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Sharing knowledge AccountingWEB Five biggest things that accountants have learnt over the years
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Accountants share the top lessons they have learnt

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It’s always good to look back and see how far you have come and the lessons you’ve learnt. Seasoned accountants on Any Answers have done just that as they share the experience they have gained over the years.

15th Apr 2024
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AccountingWEB member, Londonacc reflected on how their practice has changed and what they have learnt, prompting them to see what other accountants had to say. 

This leads us straight to the biggest lesson that Londonacc has learnt over the years. 

1. Get rid of difficult clients

“In the early days, I would literally take anyone on well below market rates just to win the work. As time has gone on I am much more selective and have got rid of all my nightmare clients, which there were a lot of,” Londonacc wrote. 

This has been a popular lesson among the Any Answers community and is a commonly shared piece of advice when someone has had a bad experience with a client. AccountingWEB members advised that it is important to learn that not every client is a good fit for you and your firm.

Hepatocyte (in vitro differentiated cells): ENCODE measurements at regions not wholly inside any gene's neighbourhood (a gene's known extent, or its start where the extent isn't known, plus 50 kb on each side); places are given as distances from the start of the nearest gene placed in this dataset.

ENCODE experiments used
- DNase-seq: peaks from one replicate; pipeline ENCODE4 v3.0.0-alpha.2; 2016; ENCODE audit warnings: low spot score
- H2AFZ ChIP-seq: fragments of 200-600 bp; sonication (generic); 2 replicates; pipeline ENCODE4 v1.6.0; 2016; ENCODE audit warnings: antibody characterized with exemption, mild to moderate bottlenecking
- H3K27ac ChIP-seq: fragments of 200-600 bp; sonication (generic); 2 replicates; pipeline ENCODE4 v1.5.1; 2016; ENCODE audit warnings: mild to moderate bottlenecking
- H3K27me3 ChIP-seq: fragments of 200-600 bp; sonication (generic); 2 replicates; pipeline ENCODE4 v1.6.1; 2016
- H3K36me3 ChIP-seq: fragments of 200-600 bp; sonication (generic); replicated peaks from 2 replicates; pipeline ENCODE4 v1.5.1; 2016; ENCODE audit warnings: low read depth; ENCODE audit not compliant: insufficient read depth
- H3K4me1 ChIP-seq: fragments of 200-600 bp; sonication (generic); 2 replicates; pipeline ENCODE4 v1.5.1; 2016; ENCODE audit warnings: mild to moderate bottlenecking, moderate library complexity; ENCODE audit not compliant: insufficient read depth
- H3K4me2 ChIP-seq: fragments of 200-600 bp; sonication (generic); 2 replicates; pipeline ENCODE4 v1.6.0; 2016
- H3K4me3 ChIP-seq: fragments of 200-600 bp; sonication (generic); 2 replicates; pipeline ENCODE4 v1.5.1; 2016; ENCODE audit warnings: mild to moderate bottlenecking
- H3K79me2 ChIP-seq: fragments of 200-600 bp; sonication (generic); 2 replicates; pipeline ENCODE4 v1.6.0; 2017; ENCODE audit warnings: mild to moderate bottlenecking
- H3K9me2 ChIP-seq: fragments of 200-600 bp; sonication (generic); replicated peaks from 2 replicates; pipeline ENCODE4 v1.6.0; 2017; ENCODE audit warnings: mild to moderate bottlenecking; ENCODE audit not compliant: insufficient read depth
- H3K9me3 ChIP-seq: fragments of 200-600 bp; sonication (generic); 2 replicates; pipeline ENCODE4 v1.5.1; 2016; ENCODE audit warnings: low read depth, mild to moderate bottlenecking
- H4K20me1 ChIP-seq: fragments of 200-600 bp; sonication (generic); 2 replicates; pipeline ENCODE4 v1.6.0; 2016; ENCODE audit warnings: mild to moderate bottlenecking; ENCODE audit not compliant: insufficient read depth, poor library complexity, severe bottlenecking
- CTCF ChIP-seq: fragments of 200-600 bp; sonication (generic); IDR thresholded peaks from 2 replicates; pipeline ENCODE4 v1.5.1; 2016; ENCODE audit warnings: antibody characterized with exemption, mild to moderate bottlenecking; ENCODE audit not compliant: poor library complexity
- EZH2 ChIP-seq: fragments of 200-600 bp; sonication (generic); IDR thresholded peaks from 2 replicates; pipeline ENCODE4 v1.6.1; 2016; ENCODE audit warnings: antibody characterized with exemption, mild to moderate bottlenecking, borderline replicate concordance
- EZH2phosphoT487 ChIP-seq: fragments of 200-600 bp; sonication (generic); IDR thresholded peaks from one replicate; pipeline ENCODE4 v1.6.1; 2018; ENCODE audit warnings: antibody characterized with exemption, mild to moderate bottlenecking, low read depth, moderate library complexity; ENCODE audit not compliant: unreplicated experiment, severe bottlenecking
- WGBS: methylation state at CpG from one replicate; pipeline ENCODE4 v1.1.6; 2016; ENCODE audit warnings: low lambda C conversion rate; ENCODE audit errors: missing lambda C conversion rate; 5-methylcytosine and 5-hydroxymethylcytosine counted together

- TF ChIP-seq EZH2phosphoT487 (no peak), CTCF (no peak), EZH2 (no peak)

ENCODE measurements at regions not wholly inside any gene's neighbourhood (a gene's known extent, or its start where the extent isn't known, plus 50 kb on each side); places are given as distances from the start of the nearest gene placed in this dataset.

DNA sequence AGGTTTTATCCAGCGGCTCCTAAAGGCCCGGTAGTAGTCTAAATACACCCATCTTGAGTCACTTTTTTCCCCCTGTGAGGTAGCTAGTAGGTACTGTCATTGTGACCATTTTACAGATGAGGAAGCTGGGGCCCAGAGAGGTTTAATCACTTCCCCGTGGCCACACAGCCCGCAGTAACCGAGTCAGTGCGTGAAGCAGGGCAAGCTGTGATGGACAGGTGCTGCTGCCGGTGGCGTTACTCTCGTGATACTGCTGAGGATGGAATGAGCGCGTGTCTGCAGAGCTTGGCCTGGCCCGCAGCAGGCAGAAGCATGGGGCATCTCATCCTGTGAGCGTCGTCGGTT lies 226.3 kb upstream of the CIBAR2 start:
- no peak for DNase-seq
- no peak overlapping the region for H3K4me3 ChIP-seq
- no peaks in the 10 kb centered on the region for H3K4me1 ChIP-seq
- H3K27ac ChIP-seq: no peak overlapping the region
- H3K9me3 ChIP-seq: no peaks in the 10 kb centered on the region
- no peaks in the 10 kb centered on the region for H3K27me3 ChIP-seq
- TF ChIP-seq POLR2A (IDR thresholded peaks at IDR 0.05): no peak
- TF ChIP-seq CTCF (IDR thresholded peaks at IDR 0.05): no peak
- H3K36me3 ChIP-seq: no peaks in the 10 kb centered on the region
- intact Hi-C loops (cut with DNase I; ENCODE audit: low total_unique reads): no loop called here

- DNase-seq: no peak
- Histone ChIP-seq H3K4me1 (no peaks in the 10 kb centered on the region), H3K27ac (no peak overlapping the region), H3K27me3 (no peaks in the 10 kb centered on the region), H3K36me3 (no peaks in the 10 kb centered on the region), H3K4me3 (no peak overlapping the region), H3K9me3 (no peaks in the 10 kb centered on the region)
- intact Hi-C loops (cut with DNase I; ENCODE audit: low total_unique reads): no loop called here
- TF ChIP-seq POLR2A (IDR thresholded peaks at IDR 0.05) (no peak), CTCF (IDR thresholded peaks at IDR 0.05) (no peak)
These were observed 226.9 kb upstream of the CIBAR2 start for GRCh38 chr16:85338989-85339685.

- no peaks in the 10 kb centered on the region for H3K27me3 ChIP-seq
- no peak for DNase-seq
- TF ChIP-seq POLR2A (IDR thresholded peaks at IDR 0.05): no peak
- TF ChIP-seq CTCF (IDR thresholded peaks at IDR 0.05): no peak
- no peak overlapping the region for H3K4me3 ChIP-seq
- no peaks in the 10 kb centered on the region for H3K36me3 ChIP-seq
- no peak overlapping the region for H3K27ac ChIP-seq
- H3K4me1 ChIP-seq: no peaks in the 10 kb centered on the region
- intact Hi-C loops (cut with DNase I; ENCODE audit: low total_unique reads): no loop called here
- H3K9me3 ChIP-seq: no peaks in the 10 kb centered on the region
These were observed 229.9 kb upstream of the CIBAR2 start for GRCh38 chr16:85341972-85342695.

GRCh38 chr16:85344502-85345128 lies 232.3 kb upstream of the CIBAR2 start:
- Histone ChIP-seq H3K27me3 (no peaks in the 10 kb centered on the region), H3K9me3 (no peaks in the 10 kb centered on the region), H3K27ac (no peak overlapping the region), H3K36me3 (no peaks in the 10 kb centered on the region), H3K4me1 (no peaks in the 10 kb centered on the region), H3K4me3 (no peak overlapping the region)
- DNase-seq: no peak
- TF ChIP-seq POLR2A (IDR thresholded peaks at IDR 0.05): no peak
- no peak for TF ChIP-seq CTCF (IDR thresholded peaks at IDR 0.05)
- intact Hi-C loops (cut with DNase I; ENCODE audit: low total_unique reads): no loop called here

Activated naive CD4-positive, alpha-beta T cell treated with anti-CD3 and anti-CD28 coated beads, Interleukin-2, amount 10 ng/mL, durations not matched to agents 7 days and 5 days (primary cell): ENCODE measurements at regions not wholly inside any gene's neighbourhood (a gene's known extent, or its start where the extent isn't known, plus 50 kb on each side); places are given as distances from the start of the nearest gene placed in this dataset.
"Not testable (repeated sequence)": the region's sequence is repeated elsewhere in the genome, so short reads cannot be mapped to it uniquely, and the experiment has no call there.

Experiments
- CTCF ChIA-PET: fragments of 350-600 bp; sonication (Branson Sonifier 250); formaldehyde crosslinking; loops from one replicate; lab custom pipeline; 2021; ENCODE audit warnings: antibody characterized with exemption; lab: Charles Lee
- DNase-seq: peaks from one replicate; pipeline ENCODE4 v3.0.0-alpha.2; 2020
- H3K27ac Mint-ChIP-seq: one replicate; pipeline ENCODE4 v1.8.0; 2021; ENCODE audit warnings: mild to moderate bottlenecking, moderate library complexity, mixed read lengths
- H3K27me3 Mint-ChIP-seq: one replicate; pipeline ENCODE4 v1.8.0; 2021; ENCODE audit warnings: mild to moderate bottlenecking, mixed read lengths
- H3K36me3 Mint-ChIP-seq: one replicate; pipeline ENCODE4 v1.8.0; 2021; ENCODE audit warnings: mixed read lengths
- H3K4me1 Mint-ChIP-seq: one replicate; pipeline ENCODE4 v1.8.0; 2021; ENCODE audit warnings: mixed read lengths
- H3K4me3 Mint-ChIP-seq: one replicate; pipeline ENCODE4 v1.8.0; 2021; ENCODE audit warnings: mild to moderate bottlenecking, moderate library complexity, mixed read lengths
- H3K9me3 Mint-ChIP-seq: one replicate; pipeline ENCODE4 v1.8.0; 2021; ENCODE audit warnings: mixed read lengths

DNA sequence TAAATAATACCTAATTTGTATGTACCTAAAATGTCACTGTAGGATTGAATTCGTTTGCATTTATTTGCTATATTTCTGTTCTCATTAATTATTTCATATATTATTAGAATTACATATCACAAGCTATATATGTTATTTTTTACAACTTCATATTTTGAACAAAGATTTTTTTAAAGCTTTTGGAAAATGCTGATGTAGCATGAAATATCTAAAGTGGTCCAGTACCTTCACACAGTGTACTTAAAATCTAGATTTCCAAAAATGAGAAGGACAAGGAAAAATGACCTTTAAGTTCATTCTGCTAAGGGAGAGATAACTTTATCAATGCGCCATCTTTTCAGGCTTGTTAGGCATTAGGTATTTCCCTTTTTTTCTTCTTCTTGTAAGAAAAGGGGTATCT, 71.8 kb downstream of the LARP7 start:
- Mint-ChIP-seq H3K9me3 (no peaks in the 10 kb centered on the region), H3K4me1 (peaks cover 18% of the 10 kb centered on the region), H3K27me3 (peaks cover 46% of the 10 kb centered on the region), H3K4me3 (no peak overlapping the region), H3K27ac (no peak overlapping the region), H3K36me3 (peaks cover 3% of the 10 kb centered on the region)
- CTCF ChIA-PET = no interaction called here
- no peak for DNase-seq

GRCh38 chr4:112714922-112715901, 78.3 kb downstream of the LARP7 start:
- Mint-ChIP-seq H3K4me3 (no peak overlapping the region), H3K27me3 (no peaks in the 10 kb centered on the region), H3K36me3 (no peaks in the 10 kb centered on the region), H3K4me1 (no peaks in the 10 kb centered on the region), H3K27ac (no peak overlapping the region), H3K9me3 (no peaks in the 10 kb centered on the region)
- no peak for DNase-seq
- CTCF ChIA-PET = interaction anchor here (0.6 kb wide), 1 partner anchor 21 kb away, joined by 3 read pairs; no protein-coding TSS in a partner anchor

Not being afraid to get rid of difficult clients was also the biggest lesson learnt by regular contributor, Mr Hankey who commented, “Ditching the time-draining/low-paying clients was the best thing I ever did. I noticed a huge difference in the extra time and happiness I had, but hardly noticed the (slightly) reduced income.”

2. Don’t be afraid to change your pricing 

Fees are another frequently discussed topic and one that many accountants are still navigating. 

Member Paul Crowley said that he learnt to change the pricing depending on the difficulty of the client. “I still take on most that come through the door but if they are problematic my fees go up. I just don’t bother with clients that come with what I think is a risk. I keep to what I am both comfortable and confident with,” he wrote. 

This was agreed with by another member, Kosher who looked at it from the point of dealing with clients who pay lower fees. They said, “I still have clients at the low fee level, but as long as they aren’t time consuming or cause me problems I am quite happy.”

In a recent article on whether to charge a fixed fee or an hourly rate, Simon Chaplin, founder of the Accountants Mastermind, shared the main thing that he had learnt regarding pricing, which was knowing your worth. He advised others not to hesitate in raising their prices to reflect their value. 

3. Upfront payments are the way to go

Continuing with pricing, AWEB member, mumpin learnt that upfront or immediate payments are the way to go. 

“If someone offers to pay you there and then, never say that you don’t know how much it is and that you’ll sort it out later. Instead, say, ‘Okay pay me x amount and if there’s any additional amount I will send you another invoice when the whole thing is done and dusted’,” they said. 

Mumpin added, “Failure to adhere to the above will mean you get stung every couple of years and you will have no one to blame but yourself.”